Limitations and implications for practice
The intent of this study was to glean a broader understanding of the topic of boundaries from the perspective of adolescent females residing in a residential treatment program. A case study approach was used in order to examine the topic of boundaries from a variety of viewpoints to include interviews with adolescent females, observation of the teens, and a review of agency documents. What resulted from the investigation is a rich and descriptive explication of how boundaries are enacted in one residential treatment facility from the perspective of adolescent females.
Despite the rigor used, no study is without limitations (Rossman and Rallis, 2003). Perhaps the largest and most obvious limitation to this study is my interest in the topic of professional boundaries and my previous extensive work with teens in a residential treatment setting. While safeguards were used (for example, using multiple forms of data collection) it is through my knowledge of residential treatment that the study was developed and analyzed.
While adolescents from 13 to 18 were invited to participate in the study, teens of varied ages may view boundary perspectives differently. Therefore, the findings from this study may be very different from information that would have been obtained had the investigation focused on one group “either younger or older teens.
Implications for practice
Given that the teens at TT raised notion of the importance of strengthened relational interactions between workers and adolescents, an emphasis on what a relationship is, how relationships are different with teens in a treatment facility, and steps to building professional relationships is warranted. Some relational areas that teens raised for consideration include respect and ways of communicating, nonsexual physical touch, and self-disclosure to assist with treatment issues. Based on my conversations with teens, I would add that workers would benefit from discussing, recognizing, and having an awareness of their viewpoints on adolescent sexuality (to include heterosexuality, bisexuality, and homosexuality) and how their opinions impact the professional relationship. A practical and instrumental plan would be to have advanced level practitioners employed in the treatment facilities mentor youth workers on how to develop, implement, and maintain relationships with adolescents.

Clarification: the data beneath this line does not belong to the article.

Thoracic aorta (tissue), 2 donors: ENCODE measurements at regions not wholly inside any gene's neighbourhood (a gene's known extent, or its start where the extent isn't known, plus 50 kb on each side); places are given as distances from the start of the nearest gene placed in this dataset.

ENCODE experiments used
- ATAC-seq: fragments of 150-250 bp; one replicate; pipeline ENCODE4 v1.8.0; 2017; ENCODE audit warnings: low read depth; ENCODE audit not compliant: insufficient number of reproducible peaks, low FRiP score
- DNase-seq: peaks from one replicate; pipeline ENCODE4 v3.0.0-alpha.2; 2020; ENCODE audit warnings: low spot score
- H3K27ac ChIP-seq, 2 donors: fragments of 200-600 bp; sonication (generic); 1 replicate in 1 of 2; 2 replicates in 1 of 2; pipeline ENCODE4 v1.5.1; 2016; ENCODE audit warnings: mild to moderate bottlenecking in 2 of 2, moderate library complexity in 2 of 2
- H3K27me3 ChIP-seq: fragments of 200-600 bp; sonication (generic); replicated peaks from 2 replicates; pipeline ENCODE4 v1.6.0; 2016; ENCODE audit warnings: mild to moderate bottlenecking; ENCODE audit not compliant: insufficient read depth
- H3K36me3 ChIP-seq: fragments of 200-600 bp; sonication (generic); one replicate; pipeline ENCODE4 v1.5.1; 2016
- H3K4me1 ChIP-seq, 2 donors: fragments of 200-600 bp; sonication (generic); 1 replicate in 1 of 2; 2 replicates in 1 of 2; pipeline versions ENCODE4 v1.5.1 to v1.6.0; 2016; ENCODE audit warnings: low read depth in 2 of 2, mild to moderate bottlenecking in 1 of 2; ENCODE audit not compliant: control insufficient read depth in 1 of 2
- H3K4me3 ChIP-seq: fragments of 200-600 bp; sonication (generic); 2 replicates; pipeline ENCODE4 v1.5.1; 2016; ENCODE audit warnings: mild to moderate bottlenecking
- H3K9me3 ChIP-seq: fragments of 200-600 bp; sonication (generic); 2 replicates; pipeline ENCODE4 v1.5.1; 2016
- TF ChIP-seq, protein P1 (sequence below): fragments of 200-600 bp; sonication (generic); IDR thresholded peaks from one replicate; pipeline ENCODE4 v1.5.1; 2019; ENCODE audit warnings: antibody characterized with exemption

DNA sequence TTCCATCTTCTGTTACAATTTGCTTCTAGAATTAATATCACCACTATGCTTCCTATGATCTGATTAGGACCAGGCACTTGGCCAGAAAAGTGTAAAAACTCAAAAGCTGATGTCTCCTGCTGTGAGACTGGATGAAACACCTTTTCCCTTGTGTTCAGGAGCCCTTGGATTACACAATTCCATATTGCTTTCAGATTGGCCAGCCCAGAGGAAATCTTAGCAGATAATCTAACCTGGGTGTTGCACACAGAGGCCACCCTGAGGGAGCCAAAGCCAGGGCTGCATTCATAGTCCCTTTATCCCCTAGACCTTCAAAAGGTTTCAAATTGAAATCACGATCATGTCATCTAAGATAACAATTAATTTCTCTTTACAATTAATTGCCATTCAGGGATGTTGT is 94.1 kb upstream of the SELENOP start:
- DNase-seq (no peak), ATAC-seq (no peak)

Unquestionably, youth workers spend most of their time with youth while they are being cared for in residential treatment settings (Rosen, 1998), and as a result, there is a strong likelihood that professional boundaries will be transgressed. Consequently, it would behoove practitioners, administrators, and policy-makers to advocate for increased funding in order to provide youth workers with on-going training and consultation to ensure that workers are providing developmentally age-appropriate nurturing and limits for adolescents.
This study has attempted to elucidate the topic of boundaries from the perspective of teens who are impacted by the professional limits that are set on a daily basis. The particular strength of this study is that adolescents in treatment were invited to discuss the topic of professional boundaries in a candid manner. Only female teens were asked to participate in this study “future studies would benefit from including male participants. In addition, while a variety of ethnic and cultural backgrounds were represented in this study, a greater emphasis on how diversity impacts the professional relationship with teens in residential treatment is warranted. It would also be helpful to distinguish if professional boundaries are divergent between teens with mental health issues and those with behavioral challenges. Finally, in prospective studies, each topic area that was identified in the findings section can be explored in more depth.
In summary, as a result of the honest input from the
young women in this study, new light has been shed on how professional
boundaries are perceived by teens in a residential treatment program. In
addition, new insights regarding the professional relationship from the
wisdom of teens' understanding of residential living were highlighted.
Workers can now take the new information and use it judiciously to
shepherd the professional relationship and boundaries with adolescents
in residential treatment.
Barnes, F. (1991). From warehouse to greenhouse: Play, work, and the routines of daily living in groups as the core of milieu treatment. In J. Beker and Z. Eisikovits (Eds.), Knowledge utilization in residential Child and Youth Care practice (pp. 123-155). Washington, DC: Child Welfare League of America.
Brunstetter, R. (1998). Adolescents in psychiatric hospitals. Springfield, IL: Charles C Thomas Publisher.
Burns, M. (1984). Rapport and relationships: The basis of child care. Journal of Child Care, 2, 2. pp. 47-57.